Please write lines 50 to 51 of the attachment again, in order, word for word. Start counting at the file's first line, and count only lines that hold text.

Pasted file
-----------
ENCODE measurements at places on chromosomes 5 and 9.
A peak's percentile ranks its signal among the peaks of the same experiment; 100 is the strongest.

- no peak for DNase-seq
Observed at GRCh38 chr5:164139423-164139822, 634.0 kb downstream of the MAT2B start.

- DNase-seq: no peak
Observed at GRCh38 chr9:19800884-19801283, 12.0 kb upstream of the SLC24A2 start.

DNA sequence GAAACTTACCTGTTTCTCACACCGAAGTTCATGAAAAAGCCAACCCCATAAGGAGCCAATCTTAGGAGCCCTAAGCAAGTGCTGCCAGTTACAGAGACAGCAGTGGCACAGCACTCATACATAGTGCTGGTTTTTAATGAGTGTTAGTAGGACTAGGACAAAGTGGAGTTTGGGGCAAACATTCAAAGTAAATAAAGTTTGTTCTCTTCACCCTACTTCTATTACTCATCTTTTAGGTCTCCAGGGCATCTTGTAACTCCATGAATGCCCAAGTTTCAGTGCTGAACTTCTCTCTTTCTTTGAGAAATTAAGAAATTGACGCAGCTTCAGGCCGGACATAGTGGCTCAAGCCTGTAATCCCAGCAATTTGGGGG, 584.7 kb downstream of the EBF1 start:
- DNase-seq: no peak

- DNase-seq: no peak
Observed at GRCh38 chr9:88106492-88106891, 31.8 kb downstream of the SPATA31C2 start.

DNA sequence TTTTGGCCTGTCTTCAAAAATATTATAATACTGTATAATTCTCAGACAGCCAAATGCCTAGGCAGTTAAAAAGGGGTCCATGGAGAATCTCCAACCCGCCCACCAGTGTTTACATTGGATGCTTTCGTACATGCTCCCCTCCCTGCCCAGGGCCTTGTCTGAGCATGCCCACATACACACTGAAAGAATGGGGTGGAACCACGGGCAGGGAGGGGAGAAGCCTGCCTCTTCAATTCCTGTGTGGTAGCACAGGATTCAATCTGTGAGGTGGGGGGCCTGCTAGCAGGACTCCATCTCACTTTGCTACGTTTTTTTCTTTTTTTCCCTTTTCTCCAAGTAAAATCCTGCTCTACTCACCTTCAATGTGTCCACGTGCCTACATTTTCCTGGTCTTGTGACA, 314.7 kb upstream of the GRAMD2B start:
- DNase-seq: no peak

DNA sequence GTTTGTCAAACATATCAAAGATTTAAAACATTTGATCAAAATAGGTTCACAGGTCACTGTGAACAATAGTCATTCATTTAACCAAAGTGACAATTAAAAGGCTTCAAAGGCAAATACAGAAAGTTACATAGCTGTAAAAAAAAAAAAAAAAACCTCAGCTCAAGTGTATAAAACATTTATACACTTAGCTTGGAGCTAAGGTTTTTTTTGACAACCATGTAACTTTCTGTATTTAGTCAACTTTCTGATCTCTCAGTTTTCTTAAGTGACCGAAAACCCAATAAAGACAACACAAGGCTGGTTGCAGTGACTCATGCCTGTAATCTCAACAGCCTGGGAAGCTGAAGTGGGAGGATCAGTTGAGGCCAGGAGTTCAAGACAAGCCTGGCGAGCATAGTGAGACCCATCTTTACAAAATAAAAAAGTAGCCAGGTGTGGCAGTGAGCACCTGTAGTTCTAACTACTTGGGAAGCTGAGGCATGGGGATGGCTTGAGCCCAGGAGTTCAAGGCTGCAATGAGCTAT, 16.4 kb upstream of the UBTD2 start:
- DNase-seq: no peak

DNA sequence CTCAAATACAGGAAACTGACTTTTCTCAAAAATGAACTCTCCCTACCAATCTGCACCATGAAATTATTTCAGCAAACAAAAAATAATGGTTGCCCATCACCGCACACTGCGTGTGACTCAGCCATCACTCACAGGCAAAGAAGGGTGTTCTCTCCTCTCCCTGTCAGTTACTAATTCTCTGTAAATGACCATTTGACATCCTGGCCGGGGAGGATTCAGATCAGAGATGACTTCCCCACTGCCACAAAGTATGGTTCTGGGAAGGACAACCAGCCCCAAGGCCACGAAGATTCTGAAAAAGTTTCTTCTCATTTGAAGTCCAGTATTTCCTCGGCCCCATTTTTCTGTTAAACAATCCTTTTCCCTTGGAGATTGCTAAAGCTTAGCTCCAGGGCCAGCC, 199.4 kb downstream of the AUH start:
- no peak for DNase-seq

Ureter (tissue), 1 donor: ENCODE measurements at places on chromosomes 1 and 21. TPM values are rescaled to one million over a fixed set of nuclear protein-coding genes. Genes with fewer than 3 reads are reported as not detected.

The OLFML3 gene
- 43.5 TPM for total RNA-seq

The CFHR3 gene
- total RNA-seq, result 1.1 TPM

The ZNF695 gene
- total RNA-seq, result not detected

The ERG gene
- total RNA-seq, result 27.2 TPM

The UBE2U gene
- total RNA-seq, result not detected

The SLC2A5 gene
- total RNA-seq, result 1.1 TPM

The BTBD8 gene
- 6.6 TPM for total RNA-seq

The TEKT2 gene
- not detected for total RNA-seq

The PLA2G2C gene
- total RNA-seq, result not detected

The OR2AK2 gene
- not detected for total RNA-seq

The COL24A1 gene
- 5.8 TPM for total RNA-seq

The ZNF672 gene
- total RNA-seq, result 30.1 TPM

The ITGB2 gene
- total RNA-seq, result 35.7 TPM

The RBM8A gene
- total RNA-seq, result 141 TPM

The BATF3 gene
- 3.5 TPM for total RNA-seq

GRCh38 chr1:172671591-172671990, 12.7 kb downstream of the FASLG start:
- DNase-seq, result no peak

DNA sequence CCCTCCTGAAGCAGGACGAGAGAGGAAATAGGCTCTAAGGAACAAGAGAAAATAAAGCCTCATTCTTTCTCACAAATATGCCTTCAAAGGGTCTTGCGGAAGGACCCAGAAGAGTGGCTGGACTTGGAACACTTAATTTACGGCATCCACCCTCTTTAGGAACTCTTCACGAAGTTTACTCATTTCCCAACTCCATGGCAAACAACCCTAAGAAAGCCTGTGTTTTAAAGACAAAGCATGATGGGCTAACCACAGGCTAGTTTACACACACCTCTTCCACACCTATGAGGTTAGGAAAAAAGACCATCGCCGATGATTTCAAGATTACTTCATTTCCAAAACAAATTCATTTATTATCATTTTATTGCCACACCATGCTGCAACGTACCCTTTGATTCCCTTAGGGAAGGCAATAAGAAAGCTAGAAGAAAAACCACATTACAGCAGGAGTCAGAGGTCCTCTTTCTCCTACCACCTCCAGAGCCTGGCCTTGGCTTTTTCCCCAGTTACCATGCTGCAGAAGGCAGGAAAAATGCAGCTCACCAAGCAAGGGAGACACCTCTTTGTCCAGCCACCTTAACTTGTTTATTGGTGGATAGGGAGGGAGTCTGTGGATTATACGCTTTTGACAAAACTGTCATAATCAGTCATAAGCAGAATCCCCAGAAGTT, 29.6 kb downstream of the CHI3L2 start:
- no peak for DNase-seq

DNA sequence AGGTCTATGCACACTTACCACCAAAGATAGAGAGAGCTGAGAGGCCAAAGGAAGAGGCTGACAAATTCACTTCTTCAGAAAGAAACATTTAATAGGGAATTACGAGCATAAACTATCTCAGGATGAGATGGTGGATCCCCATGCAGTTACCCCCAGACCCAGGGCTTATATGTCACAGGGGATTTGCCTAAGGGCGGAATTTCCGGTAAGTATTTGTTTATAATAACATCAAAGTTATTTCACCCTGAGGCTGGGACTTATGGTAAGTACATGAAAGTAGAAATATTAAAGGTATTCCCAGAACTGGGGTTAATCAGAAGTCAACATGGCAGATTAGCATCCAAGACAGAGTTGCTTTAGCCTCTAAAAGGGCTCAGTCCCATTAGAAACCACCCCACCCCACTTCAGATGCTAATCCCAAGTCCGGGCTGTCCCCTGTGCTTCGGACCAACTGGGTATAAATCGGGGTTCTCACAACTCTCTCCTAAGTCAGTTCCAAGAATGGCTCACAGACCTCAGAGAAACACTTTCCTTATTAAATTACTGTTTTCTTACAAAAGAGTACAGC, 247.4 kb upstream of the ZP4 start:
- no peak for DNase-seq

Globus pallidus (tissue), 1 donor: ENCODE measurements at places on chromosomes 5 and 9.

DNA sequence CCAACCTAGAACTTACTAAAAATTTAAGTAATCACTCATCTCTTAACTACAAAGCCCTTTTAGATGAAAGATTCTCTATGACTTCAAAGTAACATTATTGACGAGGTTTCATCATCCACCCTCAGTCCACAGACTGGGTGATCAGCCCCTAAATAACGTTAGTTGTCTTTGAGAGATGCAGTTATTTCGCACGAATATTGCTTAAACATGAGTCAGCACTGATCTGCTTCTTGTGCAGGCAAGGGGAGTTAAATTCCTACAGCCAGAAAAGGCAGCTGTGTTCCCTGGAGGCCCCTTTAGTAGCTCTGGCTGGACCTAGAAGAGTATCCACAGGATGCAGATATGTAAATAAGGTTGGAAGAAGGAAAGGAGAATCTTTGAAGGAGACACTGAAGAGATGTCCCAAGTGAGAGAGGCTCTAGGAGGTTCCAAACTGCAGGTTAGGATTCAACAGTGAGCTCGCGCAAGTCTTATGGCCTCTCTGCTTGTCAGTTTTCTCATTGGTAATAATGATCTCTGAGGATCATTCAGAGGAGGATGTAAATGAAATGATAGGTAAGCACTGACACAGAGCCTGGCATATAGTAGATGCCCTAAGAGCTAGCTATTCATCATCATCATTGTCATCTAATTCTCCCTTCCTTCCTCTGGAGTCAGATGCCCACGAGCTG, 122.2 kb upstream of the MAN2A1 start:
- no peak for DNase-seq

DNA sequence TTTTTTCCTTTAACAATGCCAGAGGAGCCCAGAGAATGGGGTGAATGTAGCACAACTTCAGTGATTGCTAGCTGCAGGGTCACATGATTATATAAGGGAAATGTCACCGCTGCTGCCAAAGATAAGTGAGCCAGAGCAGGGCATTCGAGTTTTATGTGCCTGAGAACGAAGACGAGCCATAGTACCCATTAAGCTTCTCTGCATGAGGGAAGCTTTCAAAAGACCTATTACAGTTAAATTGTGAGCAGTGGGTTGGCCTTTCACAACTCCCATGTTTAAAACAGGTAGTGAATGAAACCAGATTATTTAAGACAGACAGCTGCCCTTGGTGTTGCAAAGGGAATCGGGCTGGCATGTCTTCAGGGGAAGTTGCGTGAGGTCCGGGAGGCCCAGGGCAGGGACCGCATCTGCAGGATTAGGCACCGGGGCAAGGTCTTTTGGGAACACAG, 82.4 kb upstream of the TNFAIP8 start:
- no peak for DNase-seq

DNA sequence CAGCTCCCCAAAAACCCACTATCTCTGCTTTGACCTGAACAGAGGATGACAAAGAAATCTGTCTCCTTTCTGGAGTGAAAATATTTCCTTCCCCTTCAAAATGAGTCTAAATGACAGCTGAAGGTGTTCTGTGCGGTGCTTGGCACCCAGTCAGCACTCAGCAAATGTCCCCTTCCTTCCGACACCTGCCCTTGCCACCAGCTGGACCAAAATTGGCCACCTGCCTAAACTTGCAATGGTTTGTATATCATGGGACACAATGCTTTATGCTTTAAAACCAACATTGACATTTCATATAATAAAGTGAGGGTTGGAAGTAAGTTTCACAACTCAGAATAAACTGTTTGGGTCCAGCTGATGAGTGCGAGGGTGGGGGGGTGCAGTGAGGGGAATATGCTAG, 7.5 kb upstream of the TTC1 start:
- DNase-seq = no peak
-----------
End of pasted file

DNA sequence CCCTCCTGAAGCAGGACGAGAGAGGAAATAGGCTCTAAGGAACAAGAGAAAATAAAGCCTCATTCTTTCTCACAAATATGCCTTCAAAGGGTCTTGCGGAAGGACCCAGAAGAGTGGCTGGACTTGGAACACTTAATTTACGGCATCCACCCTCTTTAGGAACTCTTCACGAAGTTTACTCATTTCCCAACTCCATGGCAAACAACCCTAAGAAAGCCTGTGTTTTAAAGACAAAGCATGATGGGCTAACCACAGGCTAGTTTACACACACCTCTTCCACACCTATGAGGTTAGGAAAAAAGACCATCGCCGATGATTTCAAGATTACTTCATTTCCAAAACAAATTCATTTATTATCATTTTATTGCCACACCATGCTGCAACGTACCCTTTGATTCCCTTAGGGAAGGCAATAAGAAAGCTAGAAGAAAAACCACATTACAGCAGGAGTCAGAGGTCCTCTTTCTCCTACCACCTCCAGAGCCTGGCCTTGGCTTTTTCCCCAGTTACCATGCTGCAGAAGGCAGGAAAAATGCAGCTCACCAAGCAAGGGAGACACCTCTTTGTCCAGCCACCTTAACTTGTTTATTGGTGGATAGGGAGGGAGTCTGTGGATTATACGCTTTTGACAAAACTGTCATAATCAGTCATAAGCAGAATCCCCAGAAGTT, 29.6 kb downstream of the CHI3L2 start:
- no peak for DNase-seq